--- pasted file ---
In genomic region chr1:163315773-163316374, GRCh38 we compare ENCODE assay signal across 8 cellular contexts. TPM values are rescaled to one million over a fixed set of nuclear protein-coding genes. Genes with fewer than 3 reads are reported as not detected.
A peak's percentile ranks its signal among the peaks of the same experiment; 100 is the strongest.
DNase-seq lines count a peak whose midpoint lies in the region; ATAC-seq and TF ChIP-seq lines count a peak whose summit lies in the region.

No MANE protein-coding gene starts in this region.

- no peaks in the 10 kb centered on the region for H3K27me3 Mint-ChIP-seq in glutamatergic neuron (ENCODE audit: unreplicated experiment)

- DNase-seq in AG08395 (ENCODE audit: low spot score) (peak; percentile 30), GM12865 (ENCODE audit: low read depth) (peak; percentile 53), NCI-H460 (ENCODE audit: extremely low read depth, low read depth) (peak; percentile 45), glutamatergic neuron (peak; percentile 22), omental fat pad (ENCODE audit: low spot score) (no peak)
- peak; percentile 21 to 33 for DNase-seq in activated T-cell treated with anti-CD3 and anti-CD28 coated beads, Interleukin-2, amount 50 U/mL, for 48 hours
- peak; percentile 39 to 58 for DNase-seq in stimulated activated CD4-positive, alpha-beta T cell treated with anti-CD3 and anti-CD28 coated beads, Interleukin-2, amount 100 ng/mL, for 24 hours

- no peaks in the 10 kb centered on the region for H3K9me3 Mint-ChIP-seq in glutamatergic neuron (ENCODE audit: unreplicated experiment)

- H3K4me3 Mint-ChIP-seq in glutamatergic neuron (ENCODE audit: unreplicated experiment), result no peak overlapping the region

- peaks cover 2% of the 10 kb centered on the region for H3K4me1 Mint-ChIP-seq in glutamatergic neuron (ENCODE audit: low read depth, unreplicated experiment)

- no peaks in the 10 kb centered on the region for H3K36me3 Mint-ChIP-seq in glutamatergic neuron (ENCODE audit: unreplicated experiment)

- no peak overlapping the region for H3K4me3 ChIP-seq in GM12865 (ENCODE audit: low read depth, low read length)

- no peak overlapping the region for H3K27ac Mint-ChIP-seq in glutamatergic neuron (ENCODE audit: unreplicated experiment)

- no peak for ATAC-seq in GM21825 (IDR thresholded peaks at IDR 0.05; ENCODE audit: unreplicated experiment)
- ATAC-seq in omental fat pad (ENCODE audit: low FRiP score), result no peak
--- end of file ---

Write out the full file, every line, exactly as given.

In genomic region chr1:163315773-163316374, GRCh38 we compare ENCODE assay signal across 8 cellular contexts. TPM values are rescaled to one million over a fixed set of nuclear protein-coding genes. Genes with fewer than 3 reads are reported as not detected.
A peak's percentile ranks its signal among the peaks of the same experiment; 100 is the strongest.
DNase-seq lines count a peak whose midpoint lies in the region; ATAC-seq and TF ChIP-seq lines count a peak whose summit lies in the region.

No MANE protein-coding gene starts in this region.

- no peaks in the 10 kb centered on the region for H3K27me3 Mint-ChIP-seq in glutamatergic neuron (ENCODE audit: unreplicated experiment)

- DNase-seq in AG08395 (ENCODE audit: low spot score) (peak; percentile 30), GM12865 (ENCODE audit: low read depth) (peak; percentile 53), NCI-H460 (ENCODE audit: extremely low read depth, low read depth) (peak; percentile 45), glutamatergic neuron (peak; percentile 22), omental fat pad (ENCODE audit: low spot score) (no peak)
- peak; percentile 21 to 33 for DNase-seq in activated T-cell treated with anti-CD3 and anti-CD28 coated beads, Interleukin-2, amount 50 U/mL, for 48 hours
- peak; percentile 39 to 58 for DNase-seq in stimulated activated CD4-positive, alpha-beta T cell treated with anti-CD3 and anti-CD28 coated beads, Interleukin-2, amount 100 ng/mL, for 24 hours

- no peaks in the 10 kb centered on the region for H3K9me3 Mint-ChIP-seq in glutamatergic neuron (ENCODE audit: unreplicated experiment)

- H3K4me3 Mint-ChIP-seq in glutamatergic neuron (ENCODE audit: unreplicated experiment), result no peak overlapping the region

- peaks cover 2% of the 10 kb centered on the region for H3K4me1 Mint-ChIP-seq in glutamatergic neuron (ENCODE audit: low read depth, unreplicated experiment)

- no peaks in the 10 kb centered on the region for H3K36me3 Mint-ChIP-seq in glutamatergic neuron (ENCODE audit: unreplicated experiment)

- no peak overlapping the region for H3K4me3 ChIP-seq in GM12865 (ENCODE audit: low read depth, low read length)

- no peak overlapping the region for H3K27ac Mint-ChIP-seq in glutamatergic neuron (ENCODE audit: unreplicated experiment)

- no peak for ATAC-seq in GM21825 (IDR thresholded peaks at IDR 0.05; ENCODE audit: unreplicated experiment)
- ATAC-seq in omental fat pad (ENCODE audit: low FRiP score), result no peak